In Europe we are lucky enough to be surrounded by a variety of landscapes; lush, dry, rugged, coastal – all carry their own natural beauty and enticing features for adventurers alike. Most are familiar with the sights of the Alps through Austria, France, Italy and Switzerland – the Fjords along Norway's western coastline and the more arid terrain found in the south of France leading into Spain and Portugal. Hidden behind the vast crowds of tourists in Western Europe, is the widely undiscovered and underestimated peaks that reside across Eastern Europe, previously inaccessible for a number of reasons - though now opening its arms to the more intrepid adventurers.
Between Italy and Greece, are the cluster of newly formed countries, following the end of the Yugoslav wars. Croatia, Bosnia, Montenegro are all countries that are beginning to see the increase of tourism and the benefits it brings its economies, but the hidden gem lies just south, still spanning along the same coastline, blessed with the northern tip of the Mediterranean Sea.
Albania is a country with an incredibly rich history, and a population who are proud of their culture. Lying next to Greece on the map, you feel the similarities in the two cultures. It’s borders hold a population of three million people, spread between its small cities, with the rural portions being covered by vast mountainous regions. In the north of the country, the Albanian Alps, part of the Balkans region, boast natural unspoilt beauty that is becoming increasingly hard to find. Strong ties with Germany has brought its tourists to the area, something in which you notice along your travels in Albania.
It's western most city Shkoder, holds an incredibly vibrant and thriving atmosphere, sits on the eastern edge of Skadarsko Jezero lake which borders Montenegro. From the ruins of Rosafa Castle on the south of the Shkoder, we caught a sunset like no other glistening on the vast expanse of water - which felt more like a sea. A warm deep red sun fell out the sky, disappearing behind the endless peaks in the distance, and this is where Albania's best kept secrets lie.
Although having a number of National Parks, its most famous sits in the Northwest of the country, just above Shkoder. Reaching Theth and Valbona Valley National Park, can be done in one of two ways, the latter being the more breathtaking. A main road takes you from Shkoder, directly north – a fast route till you reach the winding mountainous road just outside of Theth, crudely connected in the later stages. The alternative, takes you on a snaking road shoulder to shoulder with lakes, met only by small rest stops and vast untouched terrain. The end of the road stops at Komani Lake, and by ferry you’re guided through towering cliffs and mountains either side, cruising through the vibrant water. The more rugged route, but by far the most adventurous way to reach the heart of Albania’s favourite National Park, Valbona.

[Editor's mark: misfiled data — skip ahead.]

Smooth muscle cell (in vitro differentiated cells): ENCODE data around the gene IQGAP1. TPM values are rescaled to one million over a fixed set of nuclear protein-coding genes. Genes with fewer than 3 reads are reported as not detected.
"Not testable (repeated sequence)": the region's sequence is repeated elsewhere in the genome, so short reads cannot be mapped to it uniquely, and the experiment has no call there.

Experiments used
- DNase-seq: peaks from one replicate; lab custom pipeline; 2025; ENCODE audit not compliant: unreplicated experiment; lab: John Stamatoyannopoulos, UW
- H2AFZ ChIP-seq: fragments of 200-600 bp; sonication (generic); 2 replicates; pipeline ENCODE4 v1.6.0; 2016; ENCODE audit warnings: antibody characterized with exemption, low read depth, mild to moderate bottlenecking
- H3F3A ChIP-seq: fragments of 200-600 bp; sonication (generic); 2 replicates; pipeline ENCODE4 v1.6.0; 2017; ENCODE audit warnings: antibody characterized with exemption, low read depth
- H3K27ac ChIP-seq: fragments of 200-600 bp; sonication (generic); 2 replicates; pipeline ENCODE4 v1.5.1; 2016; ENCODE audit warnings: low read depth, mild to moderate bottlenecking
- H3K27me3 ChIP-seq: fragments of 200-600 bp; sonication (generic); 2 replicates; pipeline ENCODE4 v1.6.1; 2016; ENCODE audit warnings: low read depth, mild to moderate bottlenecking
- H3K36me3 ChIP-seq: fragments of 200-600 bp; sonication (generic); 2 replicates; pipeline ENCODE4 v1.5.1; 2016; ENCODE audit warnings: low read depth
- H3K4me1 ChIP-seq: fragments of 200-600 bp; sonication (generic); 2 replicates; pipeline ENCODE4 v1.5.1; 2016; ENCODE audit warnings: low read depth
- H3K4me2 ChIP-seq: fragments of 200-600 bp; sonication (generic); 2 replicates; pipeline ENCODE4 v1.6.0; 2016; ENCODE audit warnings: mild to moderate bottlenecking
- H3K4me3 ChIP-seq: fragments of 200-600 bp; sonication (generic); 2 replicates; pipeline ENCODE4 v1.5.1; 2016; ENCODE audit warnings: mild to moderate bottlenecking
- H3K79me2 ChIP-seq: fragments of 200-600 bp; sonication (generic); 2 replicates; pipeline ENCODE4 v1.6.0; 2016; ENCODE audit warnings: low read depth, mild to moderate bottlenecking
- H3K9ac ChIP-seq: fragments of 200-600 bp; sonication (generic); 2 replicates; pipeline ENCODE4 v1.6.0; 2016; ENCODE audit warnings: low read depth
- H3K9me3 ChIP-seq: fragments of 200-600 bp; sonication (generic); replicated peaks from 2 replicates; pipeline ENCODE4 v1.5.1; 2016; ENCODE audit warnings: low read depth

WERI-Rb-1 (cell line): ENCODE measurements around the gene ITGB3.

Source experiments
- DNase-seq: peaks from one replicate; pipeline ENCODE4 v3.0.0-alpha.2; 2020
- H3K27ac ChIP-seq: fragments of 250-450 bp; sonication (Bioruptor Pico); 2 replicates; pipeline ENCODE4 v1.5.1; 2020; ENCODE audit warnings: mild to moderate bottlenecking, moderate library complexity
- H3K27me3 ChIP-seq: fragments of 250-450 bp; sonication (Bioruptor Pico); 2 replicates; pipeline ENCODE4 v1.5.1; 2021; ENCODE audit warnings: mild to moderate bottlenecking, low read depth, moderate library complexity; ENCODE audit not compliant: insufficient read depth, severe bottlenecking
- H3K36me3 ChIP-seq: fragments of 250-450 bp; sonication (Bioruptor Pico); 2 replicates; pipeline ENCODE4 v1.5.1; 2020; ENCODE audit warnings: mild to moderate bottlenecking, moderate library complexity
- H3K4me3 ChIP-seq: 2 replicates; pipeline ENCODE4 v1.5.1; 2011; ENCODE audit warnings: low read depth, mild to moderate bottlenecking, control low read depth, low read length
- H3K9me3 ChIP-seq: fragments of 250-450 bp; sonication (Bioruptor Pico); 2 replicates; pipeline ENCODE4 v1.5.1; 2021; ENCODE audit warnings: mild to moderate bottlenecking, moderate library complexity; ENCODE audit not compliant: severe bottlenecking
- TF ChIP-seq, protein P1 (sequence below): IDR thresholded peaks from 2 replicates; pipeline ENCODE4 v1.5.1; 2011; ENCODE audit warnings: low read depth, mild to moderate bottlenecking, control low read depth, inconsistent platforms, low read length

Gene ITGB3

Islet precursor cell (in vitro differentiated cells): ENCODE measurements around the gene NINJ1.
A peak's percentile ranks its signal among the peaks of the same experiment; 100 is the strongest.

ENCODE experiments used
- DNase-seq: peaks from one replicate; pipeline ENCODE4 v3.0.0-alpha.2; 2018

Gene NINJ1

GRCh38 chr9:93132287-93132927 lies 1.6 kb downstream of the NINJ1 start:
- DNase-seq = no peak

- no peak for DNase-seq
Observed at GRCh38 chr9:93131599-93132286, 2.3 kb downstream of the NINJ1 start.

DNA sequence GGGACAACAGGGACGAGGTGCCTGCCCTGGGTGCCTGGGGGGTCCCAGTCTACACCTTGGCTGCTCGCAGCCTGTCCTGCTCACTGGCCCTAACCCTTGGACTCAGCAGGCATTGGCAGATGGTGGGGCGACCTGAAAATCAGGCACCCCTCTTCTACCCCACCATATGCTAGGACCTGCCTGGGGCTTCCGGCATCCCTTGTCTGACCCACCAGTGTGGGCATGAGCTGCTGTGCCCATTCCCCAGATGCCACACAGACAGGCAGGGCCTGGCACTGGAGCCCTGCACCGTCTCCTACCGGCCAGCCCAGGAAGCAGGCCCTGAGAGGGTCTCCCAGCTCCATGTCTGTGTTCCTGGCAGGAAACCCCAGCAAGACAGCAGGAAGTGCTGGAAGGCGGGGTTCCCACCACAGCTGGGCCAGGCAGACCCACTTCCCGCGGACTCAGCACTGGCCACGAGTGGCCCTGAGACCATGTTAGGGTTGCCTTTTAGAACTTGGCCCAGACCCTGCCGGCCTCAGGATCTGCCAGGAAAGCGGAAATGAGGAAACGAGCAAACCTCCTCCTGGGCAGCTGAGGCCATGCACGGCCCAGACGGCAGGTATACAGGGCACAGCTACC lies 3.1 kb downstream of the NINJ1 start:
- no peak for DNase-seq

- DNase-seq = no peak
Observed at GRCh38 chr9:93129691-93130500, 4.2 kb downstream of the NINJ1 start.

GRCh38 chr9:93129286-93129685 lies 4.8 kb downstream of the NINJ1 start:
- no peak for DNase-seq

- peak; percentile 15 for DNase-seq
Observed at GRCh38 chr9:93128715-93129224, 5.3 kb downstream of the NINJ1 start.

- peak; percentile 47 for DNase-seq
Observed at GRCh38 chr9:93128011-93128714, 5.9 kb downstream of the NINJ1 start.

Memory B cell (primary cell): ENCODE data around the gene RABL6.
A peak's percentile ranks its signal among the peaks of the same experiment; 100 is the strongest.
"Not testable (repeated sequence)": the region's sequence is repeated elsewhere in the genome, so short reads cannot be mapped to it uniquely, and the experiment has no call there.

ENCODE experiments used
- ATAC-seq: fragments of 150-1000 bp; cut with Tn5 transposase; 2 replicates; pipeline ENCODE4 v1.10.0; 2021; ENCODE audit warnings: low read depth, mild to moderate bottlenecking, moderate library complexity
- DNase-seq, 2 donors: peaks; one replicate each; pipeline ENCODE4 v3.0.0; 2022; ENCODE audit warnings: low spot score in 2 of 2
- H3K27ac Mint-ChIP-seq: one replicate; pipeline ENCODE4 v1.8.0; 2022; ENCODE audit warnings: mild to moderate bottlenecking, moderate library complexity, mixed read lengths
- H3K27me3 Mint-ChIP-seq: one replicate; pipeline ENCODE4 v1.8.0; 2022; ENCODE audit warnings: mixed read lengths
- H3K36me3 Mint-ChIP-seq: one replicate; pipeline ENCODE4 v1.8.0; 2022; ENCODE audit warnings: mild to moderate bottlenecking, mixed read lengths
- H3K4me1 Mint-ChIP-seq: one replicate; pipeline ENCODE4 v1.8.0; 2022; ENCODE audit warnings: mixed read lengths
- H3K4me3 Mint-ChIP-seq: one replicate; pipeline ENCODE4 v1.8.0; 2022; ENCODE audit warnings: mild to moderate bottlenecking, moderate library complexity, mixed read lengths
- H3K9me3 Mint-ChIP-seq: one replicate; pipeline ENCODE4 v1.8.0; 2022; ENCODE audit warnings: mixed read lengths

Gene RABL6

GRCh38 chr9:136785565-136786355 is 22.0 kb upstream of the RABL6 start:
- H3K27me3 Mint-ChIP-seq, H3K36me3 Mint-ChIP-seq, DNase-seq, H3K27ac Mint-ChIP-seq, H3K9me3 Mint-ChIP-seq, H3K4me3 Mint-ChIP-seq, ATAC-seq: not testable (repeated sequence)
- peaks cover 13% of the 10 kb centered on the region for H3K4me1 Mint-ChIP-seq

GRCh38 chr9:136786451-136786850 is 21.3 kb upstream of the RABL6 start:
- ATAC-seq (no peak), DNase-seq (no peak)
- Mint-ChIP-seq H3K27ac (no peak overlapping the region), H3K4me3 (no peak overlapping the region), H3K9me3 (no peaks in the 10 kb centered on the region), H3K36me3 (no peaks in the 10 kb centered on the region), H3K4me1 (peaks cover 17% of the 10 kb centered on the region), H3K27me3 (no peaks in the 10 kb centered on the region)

Valbona sits and the centre of the park, a rural village, tended to and worked by locals farming and cultivating their land, absent of any branded supermarkets or shops – which makes for a pleasant anti climax to the busier bustle of the city. The village has several guest houses, restaurants and guides, fittingly taking care of your basic needs in a rustic fashion. The food throughout the region is all homegrown and you can certainly tell. The local menu’s take you to the heart of the rural culture, homegrown salads complimented by hand reared lamb and local cheese’s – hearty stews and seasoned potatoes, combining sustenance with refined tastes, perfect after a hard days hiking. The food alone is enough to entice you to the region, only to be topped of by the breathtaking views.
Famous routes take you from Valbona, across the mountain pass to Theth, or vice versa. Theth, although better connected feels like a smaller settlement, self sustained and in touch with their landscape, the village isolated by peaks spanning almost three hundred and sixty degrees. Famous for its church and the sheer climax between the valley floor and the surrounding rugged heights, its a very unique place. Staying in guest houses, the evenings bring together many a different journey, but all exploring the depths of the Albanian Alps. Backpackers, photographers, 4x4 expeditions and motorbike tourers all congregate back at the restaurants and guest houses to witness one of the purest night sky’s, unpolluted by any human activity.
Although being a popular attraction in Albania, the area isn’t congested with tacky tourism, or over priced restaurants. Meals come at an incredibly reasonable price, so much so that it is easy to over order. Drinks and other food for travels are purchased from the guest houses, although slightly pricier than usual, they serve as the last place between civilisation and the wilderness of Albania. It’s refreshing to find a place so basic and self sufficient. Here imported food and products are kept to a minimum, while the land and its produce are used as efficiently as possible with everything serving a purpose to the local community.